The intention of museum curator Leoš Válka was to create a place that would add character to the austere existing concrete building, which has a regular, unattractive appearance, with something unexpected. When he appointed architect Martin Rajniš, the idea took shape day by day until it was given concrete form in a plan for an airship sitting diagonally on the roof of the museum.
The intention was to create a space that would allow writers’ imaginations to take off, right in the place where they would be reading their literary works. Building an elegant sort of airship seemed ideal, as it would carry guests away on the wings of their imaginations.
The architects designed a finely wrought 72-metre-long fuselage, the steel structure of which achieves the feat of joining the wood in a structure made up of long, thin rods with a square section which are in turn rigidified by rings of different diameters. Here every part is fastened by bolts and held rigid by taut cables, so that all the wooden components work by compression and the metal ones by traction. The entire structure is further improved by a staircase, the horizontal parts of which collaborate in and perfect the static model.
The points on which the big volume rests are even more interesting, as most of the structure rests on the roof, with the remaining part hooked to a steel cable that releases its weight onto supports on the concrete building. All this is because the architects did not want the fuselage to be cantilevered, to keep the size of its structural components slender and give people the sensation of flying. They have certainly achieved their goal!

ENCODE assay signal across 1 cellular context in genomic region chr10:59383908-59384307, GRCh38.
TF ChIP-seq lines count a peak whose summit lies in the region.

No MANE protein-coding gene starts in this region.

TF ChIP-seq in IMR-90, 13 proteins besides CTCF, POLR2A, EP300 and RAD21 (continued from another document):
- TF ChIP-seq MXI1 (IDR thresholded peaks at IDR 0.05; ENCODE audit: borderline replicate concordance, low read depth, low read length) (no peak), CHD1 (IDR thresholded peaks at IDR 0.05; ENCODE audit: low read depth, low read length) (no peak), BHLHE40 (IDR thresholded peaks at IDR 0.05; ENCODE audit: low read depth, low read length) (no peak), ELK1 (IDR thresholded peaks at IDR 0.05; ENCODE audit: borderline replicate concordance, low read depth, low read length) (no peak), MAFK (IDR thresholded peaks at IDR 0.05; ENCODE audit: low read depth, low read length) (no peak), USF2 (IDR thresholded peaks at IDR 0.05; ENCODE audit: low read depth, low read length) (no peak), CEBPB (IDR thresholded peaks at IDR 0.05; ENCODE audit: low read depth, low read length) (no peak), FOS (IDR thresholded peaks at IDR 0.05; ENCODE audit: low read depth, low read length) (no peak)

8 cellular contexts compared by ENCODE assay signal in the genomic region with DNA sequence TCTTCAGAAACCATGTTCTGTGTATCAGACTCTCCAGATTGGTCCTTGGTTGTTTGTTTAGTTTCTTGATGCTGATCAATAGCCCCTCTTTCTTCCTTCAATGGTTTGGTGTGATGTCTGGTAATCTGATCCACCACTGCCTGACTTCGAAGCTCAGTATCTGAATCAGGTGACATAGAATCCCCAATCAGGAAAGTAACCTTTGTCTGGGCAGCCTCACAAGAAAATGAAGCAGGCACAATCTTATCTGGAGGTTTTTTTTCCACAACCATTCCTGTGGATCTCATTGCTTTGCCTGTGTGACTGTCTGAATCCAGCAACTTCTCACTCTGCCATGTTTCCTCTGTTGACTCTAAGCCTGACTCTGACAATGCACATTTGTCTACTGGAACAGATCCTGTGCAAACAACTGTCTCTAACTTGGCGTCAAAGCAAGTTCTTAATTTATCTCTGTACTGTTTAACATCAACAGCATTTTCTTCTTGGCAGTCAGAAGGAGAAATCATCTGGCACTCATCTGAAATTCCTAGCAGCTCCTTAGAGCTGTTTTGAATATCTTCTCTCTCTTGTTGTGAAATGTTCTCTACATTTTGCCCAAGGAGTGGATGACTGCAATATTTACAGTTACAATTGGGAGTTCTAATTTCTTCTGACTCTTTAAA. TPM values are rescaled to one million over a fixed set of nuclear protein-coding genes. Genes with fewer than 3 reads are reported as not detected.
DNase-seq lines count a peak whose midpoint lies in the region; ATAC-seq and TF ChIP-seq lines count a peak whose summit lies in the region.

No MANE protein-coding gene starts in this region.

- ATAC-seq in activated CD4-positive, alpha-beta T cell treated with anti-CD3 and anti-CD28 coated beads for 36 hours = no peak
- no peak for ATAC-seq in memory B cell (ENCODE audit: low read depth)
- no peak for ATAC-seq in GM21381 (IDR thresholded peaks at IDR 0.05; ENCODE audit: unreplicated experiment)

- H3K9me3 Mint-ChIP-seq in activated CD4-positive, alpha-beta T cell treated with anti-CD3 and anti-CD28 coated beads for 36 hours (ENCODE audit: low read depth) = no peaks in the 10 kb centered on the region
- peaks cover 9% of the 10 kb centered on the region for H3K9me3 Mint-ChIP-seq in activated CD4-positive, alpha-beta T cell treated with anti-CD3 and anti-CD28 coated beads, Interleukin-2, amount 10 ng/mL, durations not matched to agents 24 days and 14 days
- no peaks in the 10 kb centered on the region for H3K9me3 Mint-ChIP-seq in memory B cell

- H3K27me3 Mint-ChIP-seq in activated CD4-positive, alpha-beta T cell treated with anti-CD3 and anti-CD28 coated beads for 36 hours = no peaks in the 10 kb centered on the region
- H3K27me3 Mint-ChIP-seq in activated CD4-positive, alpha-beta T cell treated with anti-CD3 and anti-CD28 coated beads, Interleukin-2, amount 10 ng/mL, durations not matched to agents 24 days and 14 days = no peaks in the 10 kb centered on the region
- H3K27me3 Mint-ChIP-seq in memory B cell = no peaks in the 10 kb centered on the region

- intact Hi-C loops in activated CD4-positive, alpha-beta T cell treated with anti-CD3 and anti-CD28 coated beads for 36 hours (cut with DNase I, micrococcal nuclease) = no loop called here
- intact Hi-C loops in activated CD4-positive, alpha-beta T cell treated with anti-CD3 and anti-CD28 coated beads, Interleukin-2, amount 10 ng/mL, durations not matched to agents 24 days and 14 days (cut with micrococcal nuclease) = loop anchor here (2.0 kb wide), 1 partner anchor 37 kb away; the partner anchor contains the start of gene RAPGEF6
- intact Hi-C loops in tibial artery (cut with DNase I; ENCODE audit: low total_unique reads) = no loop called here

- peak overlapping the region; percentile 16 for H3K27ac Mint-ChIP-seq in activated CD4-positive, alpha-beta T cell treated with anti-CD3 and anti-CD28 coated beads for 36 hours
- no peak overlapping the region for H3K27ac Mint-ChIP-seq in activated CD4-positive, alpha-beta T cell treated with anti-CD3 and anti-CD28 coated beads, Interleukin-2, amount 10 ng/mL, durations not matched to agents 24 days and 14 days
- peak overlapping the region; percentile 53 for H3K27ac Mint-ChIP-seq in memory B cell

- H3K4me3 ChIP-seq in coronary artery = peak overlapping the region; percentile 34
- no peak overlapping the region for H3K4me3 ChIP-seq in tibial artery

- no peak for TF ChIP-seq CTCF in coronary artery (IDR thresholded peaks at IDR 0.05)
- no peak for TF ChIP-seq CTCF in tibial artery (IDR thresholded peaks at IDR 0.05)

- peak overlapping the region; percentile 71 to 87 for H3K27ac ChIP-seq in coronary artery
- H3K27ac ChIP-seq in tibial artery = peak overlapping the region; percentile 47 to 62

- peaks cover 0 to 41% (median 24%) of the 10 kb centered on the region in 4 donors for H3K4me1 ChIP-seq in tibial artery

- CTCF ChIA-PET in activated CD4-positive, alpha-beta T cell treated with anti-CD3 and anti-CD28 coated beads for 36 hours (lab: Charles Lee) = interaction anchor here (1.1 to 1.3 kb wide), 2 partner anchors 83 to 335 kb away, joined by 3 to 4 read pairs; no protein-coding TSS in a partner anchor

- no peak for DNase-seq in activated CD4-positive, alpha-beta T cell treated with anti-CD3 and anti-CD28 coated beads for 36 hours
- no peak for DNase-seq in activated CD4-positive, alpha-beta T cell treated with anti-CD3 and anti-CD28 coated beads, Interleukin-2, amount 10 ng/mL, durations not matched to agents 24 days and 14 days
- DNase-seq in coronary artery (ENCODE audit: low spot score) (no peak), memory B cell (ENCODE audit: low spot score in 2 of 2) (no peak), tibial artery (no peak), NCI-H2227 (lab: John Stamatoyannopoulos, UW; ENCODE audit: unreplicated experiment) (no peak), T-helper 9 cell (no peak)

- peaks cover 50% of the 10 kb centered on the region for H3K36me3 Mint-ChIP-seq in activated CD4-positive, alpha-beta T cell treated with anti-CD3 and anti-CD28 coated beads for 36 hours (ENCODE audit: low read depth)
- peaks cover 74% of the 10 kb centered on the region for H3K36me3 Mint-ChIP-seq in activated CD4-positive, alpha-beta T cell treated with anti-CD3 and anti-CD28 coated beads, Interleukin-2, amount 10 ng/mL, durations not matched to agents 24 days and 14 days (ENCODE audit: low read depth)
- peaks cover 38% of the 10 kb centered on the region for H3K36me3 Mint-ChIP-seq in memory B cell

The structure is made to look for all intents and purposes like an airship, with a steel strut hinged onto the tip of the niche in the fuselage, inspired by the tow hooks on real airships, playing the static role of absorbing horizontal thrust that could compromise its stability.
In this project it is exciting to come into contact with the building’s structural parts, which are not normally open to the view; here they are brightly lit by the daylight filtering between the beams protected by curved plexiglass floating on the roof.
Name of building: GULLIVER
Address: Poupětova 1, 170 00 Praha 7
Authors: Leoš Válka, Martin Rajniš, David Kubík
Co-author: Zbyněk Šrůtek
Collaboration: Zbyněk Šrůtek, Pavel Kocourek, Eva Fajkusová, Dvořák & partneři
Investor: Centrum současného umění DOX
Building costs: 25 mil Kč
Built up area: 322 m2 (loadbearing wooden structure), 161 m2 (area of utilisable interior)
Built up volume: 2050 m3 (loadbearing wooden structure),
General contractor: STYLBAU, s.r.o.
Main contractors: TIMBER DESIGN s.r.o. – loadbearing wooden structure, facade, roofing - ELEKTRO MOSEV spol. s r.o. – steel construction (pillars + interior reinforcing frame)
Project: 2014 – 2015
Awards: Building of the year 2017 – Prize of ČKAIT